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The U.S. Pentagon. Source: Touch Of Light, licensed under the Creative Commons Attribution-Share Alike 4.0 International license (https://creativecommons.org/licenses/by-sa/4.0/deed.en).

Americans Must Demand Closer Scrutiny Of Our Profligate Pentagon

Despite a humiliating withdrawal last year from Afghanistan – America’s longest war – the Pentagon is poised to receive yet another raise from lawmakers. The sticker shock comes in at a little more than $768 billion annually – that’s $50 billion more than President Biden requested and $25 billion more than the Pentagon demanded. 

For too long, Washington’s most bipartisan annual event is rubber-stamping the defense budget and within it – hefty payouts to contractors who spent billions over the last two decades lobbying Congress. In what should be a worrisome sign for fiscal conservatives, good government advocates, and anti-war liberals, only a smattering of Congressional progressives proves to be the loudest opposition to the latest increase. 

The U.S. needs a robust national defense; but it certainly doesn’t need such a robust Pentagon. WWII general and Cold War President Dwight Eisenhower knew this, and sounded the alarm against the dangers of an unbridled war industry before departing office. A return to true national defense also requires taking a hard look at how much taxpayers are getting for their money. 

Bipartisanship in Washington is easier to find when it comes to guarding a bloated system that gives both parties talking points like “funding the troops.” 

But in Afghanistan, Pentagon funding didn’t protect the troops – it just kept them in danger for two decades. And a 2020 Department of Defense financial report found the Pentagon made $5 billion in erroneous civilian payments. That’s an astounding error of almost 8%, and similar payroll and benefit payout problems persist for the troops which funding is supposed to serve. 

The lack of Congressional oversight of Pentagon spending may be most evident in the billions of dollars handed over to defense contractors – some which have contracts larger than some federal agencies. Airbus, one of America’s larger recipients of military contracts and one of the more egregious examples, was recently implicated in the largest global foreign bribery resolution on record. For well over a decade, Airbus bribed officials in at least 20 countries to select their aircraft and equipment over their competitors. 

The Guardian noted the severity of the corruption in 2020 when they reported that a panel of judges called the actions of the company “grave, pervasive and pernicious.” 

The fines levied on Airbus are the largest ever for a bribery case, and the European company is coughing up nearly $4 billion in settlement funds to the U.S., United Kingdom, and France. Airbus faces lawsuits by investors in the U.S. and Europe for not disclosing the depth of a scandal that helped artificially maximize their earnings and inflate their stock price. 

It’s dubious to ask U.S. taxpayers to fund a corporate behemoth that has a track record of working against our interests. 

Similarly, Airbus’ bribery scandal – through nefariously procuring contracts – harmed American companies, and more importantly, the workers at those companies. Loss of American aircraft purchases played a significant role in decreased business and government revenue, U.S. businesses’ market share, and a reduction in American jobs. Even when punishment – which is usually lax – is doled out the loss of business through corruption can never be fully regained.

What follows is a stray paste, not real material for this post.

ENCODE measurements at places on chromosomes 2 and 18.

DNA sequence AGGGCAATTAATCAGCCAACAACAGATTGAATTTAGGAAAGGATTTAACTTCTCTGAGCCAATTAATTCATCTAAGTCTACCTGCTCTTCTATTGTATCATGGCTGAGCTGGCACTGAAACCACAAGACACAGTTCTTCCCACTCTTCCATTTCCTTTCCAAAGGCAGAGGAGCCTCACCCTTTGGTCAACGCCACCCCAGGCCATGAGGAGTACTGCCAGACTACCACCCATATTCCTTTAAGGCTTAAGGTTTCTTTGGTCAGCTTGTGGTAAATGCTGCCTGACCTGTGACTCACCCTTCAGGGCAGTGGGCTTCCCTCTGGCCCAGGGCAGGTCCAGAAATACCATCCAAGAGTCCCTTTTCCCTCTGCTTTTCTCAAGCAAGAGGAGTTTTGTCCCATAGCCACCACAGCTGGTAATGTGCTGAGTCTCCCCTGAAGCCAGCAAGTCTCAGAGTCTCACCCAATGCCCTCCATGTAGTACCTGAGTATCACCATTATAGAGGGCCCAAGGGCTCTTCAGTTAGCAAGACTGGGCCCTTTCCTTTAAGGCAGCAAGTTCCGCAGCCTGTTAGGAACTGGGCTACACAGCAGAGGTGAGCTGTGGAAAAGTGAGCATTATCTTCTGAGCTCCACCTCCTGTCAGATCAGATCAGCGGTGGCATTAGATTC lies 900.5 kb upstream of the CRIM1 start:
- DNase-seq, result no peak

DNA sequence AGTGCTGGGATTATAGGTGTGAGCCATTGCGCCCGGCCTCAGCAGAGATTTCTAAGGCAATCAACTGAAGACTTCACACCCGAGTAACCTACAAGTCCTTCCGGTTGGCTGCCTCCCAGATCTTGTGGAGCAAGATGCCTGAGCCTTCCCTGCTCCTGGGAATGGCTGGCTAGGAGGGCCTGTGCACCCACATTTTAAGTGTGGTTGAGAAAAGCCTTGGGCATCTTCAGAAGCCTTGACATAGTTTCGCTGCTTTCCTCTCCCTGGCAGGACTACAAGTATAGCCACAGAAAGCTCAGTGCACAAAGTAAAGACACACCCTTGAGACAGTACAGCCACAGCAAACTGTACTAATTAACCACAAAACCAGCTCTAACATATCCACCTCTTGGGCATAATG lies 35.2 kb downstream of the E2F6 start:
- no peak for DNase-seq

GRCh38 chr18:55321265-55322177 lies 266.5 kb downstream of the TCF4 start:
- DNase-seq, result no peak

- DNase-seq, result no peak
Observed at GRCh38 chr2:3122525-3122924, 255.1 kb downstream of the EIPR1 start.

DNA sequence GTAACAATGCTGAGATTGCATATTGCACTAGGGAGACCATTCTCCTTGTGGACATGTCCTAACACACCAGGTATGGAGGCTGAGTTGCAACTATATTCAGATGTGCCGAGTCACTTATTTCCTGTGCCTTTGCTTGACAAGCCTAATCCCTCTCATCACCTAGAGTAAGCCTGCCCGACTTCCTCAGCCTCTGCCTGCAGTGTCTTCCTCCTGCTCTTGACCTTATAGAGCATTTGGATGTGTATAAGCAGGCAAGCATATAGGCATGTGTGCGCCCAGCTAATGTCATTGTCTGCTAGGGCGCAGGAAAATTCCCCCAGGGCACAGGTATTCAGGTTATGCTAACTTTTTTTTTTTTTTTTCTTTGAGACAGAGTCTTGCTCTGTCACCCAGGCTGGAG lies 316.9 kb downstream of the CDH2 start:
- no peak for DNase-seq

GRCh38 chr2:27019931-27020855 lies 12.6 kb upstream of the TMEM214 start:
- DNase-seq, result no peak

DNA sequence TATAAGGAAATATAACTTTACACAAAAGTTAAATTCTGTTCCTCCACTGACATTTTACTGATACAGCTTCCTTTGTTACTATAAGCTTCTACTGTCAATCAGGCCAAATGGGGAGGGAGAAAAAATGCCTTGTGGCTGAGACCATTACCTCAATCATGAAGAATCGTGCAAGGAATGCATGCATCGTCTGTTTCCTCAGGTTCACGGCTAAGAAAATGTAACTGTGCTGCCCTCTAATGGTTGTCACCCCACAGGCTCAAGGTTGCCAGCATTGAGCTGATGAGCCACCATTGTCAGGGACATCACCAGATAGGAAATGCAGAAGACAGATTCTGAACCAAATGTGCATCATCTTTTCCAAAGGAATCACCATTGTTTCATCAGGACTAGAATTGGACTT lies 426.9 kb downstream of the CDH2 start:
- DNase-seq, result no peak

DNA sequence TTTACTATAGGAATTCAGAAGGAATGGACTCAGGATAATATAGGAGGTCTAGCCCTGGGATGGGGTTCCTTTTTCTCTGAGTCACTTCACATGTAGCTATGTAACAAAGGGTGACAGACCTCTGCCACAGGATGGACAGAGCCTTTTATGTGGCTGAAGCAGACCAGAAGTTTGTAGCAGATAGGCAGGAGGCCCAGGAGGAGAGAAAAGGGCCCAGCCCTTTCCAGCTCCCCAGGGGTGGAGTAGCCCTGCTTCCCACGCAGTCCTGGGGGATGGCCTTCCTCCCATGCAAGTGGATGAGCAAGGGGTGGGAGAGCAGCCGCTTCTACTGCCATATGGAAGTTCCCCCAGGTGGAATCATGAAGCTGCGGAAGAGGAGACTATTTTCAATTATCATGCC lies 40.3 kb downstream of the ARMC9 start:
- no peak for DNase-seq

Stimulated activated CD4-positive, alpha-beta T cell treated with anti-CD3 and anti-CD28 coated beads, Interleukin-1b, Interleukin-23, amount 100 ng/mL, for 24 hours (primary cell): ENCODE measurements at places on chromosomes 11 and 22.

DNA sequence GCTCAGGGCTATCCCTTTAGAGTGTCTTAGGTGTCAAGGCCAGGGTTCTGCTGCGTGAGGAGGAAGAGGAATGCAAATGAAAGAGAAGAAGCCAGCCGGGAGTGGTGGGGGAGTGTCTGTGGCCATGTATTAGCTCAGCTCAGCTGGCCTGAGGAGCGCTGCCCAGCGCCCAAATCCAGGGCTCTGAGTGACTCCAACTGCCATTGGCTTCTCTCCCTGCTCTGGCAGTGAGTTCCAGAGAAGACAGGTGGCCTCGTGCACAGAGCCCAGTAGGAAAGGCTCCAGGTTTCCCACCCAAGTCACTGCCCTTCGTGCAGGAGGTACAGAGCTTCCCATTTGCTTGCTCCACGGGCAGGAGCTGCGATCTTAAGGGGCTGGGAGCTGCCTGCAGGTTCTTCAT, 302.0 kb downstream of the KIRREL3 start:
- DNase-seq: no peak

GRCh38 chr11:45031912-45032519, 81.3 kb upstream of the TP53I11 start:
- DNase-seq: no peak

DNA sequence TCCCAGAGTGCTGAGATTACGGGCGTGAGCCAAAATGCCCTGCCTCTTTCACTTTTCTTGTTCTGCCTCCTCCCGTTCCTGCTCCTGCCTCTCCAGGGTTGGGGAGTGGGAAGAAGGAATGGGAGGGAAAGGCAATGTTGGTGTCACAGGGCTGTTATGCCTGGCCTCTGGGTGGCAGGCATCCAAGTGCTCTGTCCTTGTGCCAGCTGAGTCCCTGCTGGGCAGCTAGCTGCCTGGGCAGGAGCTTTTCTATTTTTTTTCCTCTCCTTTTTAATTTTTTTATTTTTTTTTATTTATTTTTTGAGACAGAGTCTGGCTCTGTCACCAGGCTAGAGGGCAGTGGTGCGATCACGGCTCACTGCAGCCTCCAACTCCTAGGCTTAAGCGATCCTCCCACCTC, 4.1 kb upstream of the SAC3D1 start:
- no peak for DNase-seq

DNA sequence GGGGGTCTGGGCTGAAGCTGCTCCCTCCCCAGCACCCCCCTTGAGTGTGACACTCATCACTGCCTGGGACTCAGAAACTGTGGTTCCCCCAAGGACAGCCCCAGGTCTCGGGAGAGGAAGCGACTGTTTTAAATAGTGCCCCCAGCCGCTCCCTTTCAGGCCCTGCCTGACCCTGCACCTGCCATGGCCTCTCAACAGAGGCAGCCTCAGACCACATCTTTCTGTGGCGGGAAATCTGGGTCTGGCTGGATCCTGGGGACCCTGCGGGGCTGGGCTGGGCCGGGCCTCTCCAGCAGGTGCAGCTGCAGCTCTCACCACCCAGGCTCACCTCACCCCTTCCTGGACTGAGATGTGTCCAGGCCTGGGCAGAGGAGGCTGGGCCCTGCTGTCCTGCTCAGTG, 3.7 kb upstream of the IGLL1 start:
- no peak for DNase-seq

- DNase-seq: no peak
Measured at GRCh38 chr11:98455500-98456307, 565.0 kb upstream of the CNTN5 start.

The WTO has previously dinged Airbus for improper subsidies that unfairly propped up their products over American competitors. Corporate welfare doled out to Airbus resulted in recent tariffs and trade wars between the U.S. and Europe that are proving tricky to rectify. 

Albeit clumsily, the Biden administration has rightly signaled a commitment to drawing down America’s involvement in international wars. While that news is welcomed by most Americans, there is no excuse not to reprioritize funds towards a leaner and more focused national security strategy. 

Former Democratic Party presidential candidate and notable anti-Vietnam war voice Eugene McCarthy offered a similar warning to Eisenhower’s: “America’s contribution to world civilization must be more than a continuous performance demonstration that we can police the planet.” 

In the end, the importance of America’s national defense mission – and the burden of our obscene debt – are much too vital for the same old rubber stamp approach by Congress. Taxpayers, and the troops, deserve better.

Ray Nothstine is Carolina Journal opinion editor and a Second Amendment research fellow at the John Locke Foundation. 

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2 comments

  • Afghanistan is not America’s longest war. Vietnam was 1950-1975. The real longest war was the one against the American Indians. It started during Colonial Times and didn’t end until 1925. It wasn’t against one enemy or in one place or in one time but it was ongoing.

  • For once I agree with an article here. As a retired USAF Lieutenant Colonel, there were a lot of waste and mistakes that I saw. The Pentagon does not balance its books and hides expenses all over the place. They have warehouses full of spare parts that they don’t have good inventories on for instance. The DoD does great work but could be FAR more efficient.

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